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U.S. Supreme Court

17

In a 7-2 opinion in California v. Texas, the Supreme Court held that neither the individual nor the state plaintiffs had standing to challenge as unconstitutional the Affordable Care Act’s requirement to obtain health insurance following Congress setting the penalty at $0 in 2017. 

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02
Gorsuch Rejects Broad Challenge to Colorado COVID-19 Restrictions

Acting alone, Justice Neil Gorsuch refused to rule on an emergency petition challenging Colorado’s disaster emergency statute, meaning the statute remains in place.

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02

In United States v. Cooley the U.S. Supreme Court held unanimously that an Indian tribe police officer may temporarily detain and search a non-Indian on a public right-of-way that runs through an Indian reservation, based on a suspected violation of state or federal law.

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28
San Antonio Loses Supreme Court Appellate Costs Case

In City of San Antonio, Texas v. Hotels.com the U.S. Supreme Court held unanimously that federal district courts may not alter a court of appeals’ allocation of appellate costs.

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18
U.S. Supreme Court to Hear Challenge to Roe v. Wade

The U.S. Supreme Court will hear a case challenging whether a woman has a constitutional right to an abortion before a fetus becomes viable. The court’s prior rulings in Roe v. Wade and Planned Parenthood v. Casey have affirmed that right.

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28

In New York State Rifle and Pistol Association v. Corlett the U.S. Supreme Court will decide whether states may prevent persons from obtaining a concealed-carry license for self-defense if they lack “proper cause.”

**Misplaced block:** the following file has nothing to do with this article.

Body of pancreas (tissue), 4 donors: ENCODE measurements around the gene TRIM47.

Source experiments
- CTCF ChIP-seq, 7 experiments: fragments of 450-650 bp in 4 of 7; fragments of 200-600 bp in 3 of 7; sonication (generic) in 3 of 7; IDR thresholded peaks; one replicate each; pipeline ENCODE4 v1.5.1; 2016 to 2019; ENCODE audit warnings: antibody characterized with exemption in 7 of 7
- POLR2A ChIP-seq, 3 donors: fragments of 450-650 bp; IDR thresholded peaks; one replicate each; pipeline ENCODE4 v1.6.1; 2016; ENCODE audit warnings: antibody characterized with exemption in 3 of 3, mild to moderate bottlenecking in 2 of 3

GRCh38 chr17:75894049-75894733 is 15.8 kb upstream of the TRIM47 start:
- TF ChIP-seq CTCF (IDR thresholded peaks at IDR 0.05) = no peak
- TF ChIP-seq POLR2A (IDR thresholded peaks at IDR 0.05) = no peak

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28

In Houston Community College System v. Wilson the U.S. Supreme Court will decide whether the First Amendment restricts the authority of an elected body to issue a censure resolution in response to a member’s speech.

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23
SCOTUS Clarifies Sentencing Juvenile Homicide Offenders to Life in Prison Without Parole

In Jones v. Mississippi the U.S. Supreme Court held 6-3 that sentencing a juvenile convicted of homicide to life without parole doesn’t require a separate factual finding of permanent incorrigibility or an on-the-record explanation with an implicit finding of permanent incorrigibility.

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12
Supreme Court Strikes Down Another COVID Restriction Affecting Religion

In Tandon v. Newsom the U.S. Supreme Court ruled 5-4 that the 9th Circuit should have preliminarily struck down California’s and Santa Clara County’s COVID-19 rule permitting only three families to gather in homes at a time. The Supreme Court reasoned that this rule likely violates the First Amendment because at-home religious exercise is treated less favorably than comparable secular activities.

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07
SCOTUS to Decide When State Attorneys General May Intervene in Appellate Litigation

In Cameron v. EMW Women’s Surgical Center the U.S. Supreme Court will decide whether an attorney general should be permitted to intervene in a lawsuit after a federal court of appeals invalidates a state statute when no other state actor will defend the law. 

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About the NCSL Blog

This blog offers updates on the National Conference of State Legislatures' research and training, the latest on federalism and the state legislative institution, and posts about state legislators and legislative staff. The blog is edited by NCSL staff and written primarily by NCSL's experts on public policy and the state legislative institution.